The plaintiffs fear that the required expedition at the administrative level will be undone by foot dragging at the state court level, since there is no deadline on when the state court must render its decision in a common law certiorari proceeding. It is of course unusual though not unknown to impose a time limit on judges, the fear being that it will both disrupt the orderly management of a judicial docket and conduce to hasty decision making. Since 42 U.S.C. § 1983, the statute under which federal constitutional claims are litigated in the federal courts, does not impose any requirement (with immaterial exceptions) of exhausting state judicial remedies, the victim of foot dragging in state court can always bring a parallel suit in federal court, complaining that the delay is denying him an adequate remedy for the violation of his constitutional rights.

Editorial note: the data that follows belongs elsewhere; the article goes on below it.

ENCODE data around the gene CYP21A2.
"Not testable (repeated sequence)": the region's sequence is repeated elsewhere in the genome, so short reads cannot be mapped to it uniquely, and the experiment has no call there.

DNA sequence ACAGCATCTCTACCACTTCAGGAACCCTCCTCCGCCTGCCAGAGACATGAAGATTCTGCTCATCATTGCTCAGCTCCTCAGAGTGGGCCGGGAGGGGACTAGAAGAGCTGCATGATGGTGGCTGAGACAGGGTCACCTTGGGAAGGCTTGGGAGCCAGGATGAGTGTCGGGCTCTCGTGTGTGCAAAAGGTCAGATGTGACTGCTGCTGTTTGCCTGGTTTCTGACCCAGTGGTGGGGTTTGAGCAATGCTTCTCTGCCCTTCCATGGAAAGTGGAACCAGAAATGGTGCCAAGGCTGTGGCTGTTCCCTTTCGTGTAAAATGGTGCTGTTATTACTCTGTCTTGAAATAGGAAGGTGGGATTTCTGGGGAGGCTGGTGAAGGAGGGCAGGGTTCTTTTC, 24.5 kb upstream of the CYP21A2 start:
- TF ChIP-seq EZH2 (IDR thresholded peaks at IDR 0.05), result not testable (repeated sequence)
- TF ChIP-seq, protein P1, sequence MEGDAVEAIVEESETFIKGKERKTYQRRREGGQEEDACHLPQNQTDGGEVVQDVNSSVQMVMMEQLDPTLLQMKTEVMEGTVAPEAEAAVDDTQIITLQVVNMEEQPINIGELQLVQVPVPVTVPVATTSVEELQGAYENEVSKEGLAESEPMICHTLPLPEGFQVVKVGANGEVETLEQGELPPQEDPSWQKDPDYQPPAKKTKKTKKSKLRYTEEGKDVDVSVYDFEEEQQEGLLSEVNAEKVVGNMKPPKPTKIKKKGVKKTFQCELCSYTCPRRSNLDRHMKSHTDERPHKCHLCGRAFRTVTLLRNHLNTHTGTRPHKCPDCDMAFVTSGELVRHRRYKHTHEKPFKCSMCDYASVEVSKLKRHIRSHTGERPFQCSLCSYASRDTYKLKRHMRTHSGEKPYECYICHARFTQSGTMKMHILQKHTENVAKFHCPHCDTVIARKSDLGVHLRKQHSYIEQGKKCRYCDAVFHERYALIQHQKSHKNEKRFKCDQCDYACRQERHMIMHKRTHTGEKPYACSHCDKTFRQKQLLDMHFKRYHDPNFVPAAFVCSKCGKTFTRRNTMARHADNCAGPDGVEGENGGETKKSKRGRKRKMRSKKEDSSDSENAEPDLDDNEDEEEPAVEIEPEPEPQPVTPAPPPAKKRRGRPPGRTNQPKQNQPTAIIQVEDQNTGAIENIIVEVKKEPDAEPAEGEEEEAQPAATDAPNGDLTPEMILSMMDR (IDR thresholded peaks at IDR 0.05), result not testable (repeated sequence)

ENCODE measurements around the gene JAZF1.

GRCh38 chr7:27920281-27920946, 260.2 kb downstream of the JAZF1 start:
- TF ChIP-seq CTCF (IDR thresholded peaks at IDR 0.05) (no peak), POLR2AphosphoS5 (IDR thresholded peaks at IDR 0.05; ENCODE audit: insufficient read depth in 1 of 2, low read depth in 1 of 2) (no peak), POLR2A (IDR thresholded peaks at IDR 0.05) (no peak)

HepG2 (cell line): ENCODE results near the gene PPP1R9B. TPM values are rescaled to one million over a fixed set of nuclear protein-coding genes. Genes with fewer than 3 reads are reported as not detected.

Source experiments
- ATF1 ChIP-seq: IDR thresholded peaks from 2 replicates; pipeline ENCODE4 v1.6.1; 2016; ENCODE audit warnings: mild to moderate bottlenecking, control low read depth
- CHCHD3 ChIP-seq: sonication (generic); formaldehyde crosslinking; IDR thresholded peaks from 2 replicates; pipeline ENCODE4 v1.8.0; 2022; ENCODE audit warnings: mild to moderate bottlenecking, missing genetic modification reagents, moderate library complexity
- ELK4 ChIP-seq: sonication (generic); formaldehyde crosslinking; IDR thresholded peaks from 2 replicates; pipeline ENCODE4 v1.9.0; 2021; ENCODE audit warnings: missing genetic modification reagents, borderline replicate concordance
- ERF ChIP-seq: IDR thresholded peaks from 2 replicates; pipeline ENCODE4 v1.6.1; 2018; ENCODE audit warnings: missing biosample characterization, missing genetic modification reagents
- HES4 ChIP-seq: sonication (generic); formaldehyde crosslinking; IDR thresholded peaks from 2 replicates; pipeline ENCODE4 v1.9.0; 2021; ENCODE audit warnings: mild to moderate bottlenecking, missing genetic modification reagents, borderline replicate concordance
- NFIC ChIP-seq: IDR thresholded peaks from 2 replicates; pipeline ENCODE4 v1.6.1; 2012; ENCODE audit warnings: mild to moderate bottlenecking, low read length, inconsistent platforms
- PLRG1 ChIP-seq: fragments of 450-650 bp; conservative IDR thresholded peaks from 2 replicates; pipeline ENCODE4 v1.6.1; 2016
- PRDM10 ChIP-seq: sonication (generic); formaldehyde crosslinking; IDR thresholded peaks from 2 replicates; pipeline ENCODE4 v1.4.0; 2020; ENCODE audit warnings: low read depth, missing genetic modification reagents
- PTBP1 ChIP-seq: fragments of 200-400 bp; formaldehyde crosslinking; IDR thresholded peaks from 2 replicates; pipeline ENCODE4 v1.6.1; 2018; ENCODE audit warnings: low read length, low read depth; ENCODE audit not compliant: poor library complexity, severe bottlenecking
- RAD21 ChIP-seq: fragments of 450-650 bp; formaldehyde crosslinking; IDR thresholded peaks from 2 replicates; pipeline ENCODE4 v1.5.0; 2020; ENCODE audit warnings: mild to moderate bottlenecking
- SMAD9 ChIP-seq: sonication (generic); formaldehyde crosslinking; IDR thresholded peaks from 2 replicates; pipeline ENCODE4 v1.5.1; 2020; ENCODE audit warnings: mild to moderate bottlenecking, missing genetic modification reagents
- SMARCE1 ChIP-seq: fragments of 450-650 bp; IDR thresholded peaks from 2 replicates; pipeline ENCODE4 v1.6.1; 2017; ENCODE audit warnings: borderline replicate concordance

Although a number of cases hold that judicial review of the denial of a permit must indeed be "deadlined," Baby Tam & Co. v. City of Las Vegas, 154 F.3d 1097, 1101-02 (9th Cir. 1998); 11126 Baltimore Blvd., Inc. v. Prince George's County, 58 F.3d 988, 998-1001 (4th Cir. 1995) (en banc); East Brooks Books, Inc. v. City of Memphis, 48 F.3d 220, 224-25 (6th Cir. 1995); Redner v. Dean, 29 F.3d 1495, 1501-02 (11th Cir. 1994); contra, City News & Novelty, Inc. v. City of Waukesha, 604 N.W.2d 870, 881-82 (Wis. App. 1999), cert. granted, 120 S. Ct. 2687 (2000); TK's Video, Inc. v. Denton County, 24 F.3d 705, 707-09 (5th Cir. 1994), they all involve special licensing regimes for sexually oriented businesses. They are based on Supreme Court cases involving censorship, such as the Freedman case cited earlier, or quasi- censorship, such as the ordinance at issue in FW/PBS, Inc. v. City of Dallas, supra, which required the licensing of such businesses. The government's evident concern with the content of the "speech" disseminated by such businesses argues for greater judicial vigilance than in time, place, and manner cases, in which our rejection of deadlining in Graff, 9 F.3d at 1324- 25, stands uncontradicted. Cf. Jews for Jesus, Inc. v. Massachusetts Bay Transportation Authority, 984 F.2d 1319, 1327 (1st Cir. 1993). Realism required recognition of the danger that state courts might drag their heels in deciding appeals by sexually oriented businesses from denials of licenses. The permit requirement at issue here is far more general and so far as appears the permits that are denied do not relate to controversial or unpopular expression. Especially in the absence of any showing, which has not been attempted, that the Chicago Park District is trying to restrict the expression of unpopular ideas or that the state courts are not acting with reasonable promptitude on appeals from permit denials, a more relaxed attitude toward the pace of judicial review is warranted than in the case of regulation targeted at unpopular expression. Cf. Ward v. Rock Against Racism, supra, 491 U.S. at 795; Stokes v. City of Madison, 930 F.2d 1163, 1170 (7th Cir. 1991); MacDonald v. Safir, 206 F.3d 183, 191 (2d Cir. 2000).